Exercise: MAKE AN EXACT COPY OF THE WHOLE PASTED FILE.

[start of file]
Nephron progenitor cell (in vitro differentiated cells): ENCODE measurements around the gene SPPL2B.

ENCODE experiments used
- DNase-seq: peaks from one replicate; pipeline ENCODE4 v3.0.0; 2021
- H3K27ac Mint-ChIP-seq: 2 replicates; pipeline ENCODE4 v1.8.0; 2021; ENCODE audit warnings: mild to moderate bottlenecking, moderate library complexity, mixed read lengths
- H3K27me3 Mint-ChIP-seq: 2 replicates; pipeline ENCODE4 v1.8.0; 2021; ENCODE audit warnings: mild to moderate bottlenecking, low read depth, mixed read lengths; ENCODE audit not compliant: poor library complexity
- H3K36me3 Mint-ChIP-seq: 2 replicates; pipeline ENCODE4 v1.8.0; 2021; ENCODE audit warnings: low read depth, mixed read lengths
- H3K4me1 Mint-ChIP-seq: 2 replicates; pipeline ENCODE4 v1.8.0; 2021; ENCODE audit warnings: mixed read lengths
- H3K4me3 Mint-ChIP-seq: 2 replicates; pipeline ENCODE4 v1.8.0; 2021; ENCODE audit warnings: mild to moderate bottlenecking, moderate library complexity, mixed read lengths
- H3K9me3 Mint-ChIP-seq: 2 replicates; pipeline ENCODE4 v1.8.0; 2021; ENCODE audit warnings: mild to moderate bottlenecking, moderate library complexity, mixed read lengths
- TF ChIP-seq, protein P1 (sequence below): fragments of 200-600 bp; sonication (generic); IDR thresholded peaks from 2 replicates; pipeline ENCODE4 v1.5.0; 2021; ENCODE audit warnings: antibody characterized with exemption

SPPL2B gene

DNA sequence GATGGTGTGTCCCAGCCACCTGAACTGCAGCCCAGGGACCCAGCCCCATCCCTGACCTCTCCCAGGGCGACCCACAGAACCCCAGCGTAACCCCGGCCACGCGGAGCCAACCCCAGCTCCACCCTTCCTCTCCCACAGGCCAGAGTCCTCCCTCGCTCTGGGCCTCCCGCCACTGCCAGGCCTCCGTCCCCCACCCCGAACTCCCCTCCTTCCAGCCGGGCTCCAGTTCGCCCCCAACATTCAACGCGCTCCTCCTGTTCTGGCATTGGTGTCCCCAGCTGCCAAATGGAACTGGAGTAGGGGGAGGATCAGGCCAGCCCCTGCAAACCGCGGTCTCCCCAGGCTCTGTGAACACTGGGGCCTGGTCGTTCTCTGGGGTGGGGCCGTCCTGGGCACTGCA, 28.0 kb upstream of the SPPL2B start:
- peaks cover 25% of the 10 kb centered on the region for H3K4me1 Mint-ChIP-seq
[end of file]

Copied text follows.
Nephron progenitor cell (in vitro differentiated cells): ENCODE measurements around the gene SPPL2B.

ENCODE experiments used
- DNase-seq: peaks from one replicate; pipeline ENCODE4 v3.0.0; 2021
- H3K27ac Mint-ChIP-seq: 2 replicates; pipeline ENCODE4 v1.8.0; 2021; ENCODE audit warnings: mild to moderate bottlenecking, moderate library complexity, mixed read lengths
- H3K27me3 Mint-ChIP-seq: 2 replicates; pipeline ENCODE4 v1.8.0; 2021; ENCODE audit warnings: mild to moderate bottlenecking, low read depth, mixed read lengths; ENCODE audit not compliant: poor library complexity
- H3K36me3 Mint-ChIP-seq: 2 replicates; pipeline ENCODE4 v1.8.0; 2021; ENCODE audit warnings: low read depth, mixed read lengths
- H3K4me1 Mint-ChIP-seq: 2 replicates; pipeline ENCODE4 v1.8.0; 2021; ENCODE audit warnings: mixed read lengths
- H3K4me3 Mint-ChIP-seq: 2 replicates; pipeline ENCODE4 v1.8.0; 2021; ENCODE audit warnings: mild to moderate bottlenecking, moderate library complexity, mixed read lengths
- H3K9me3 Mint-ChIP-seq: 2 replicates; pipeline ENCODE4 v1.8.0; 2021; ENCODE audit warnings: mild to moderate bottlenecking, moderate library complexity, mixed read lengths
- TF ChIP-seq, protein P1 (sequence below): fragments of 200-600 bp; sonication (generic); IDR thresholded peaks from 2 replicates; pipeline ENCODE4 v1.5.0; 2021; ENCODE audit warnings: antibody characterized with exemption

SPPL2B gene

DNA sequence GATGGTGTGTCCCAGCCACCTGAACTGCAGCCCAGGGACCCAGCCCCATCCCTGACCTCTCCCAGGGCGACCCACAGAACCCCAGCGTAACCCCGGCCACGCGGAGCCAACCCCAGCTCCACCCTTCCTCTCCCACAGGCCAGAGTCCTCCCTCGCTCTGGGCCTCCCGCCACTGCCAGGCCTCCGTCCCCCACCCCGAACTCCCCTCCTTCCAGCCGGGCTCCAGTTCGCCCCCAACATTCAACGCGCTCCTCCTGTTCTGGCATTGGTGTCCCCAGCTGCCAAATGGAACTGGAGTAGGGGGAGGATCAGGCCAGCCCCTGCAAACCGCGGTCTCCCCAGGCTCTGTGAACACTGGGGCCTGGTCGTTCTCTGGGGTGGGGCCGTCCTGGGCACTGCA, 28.0 kb upstream of the SPPL2B start:
- peaks cover 25% of the 10 kb centered on the region for H3K4me1 Mint-ChIP-seq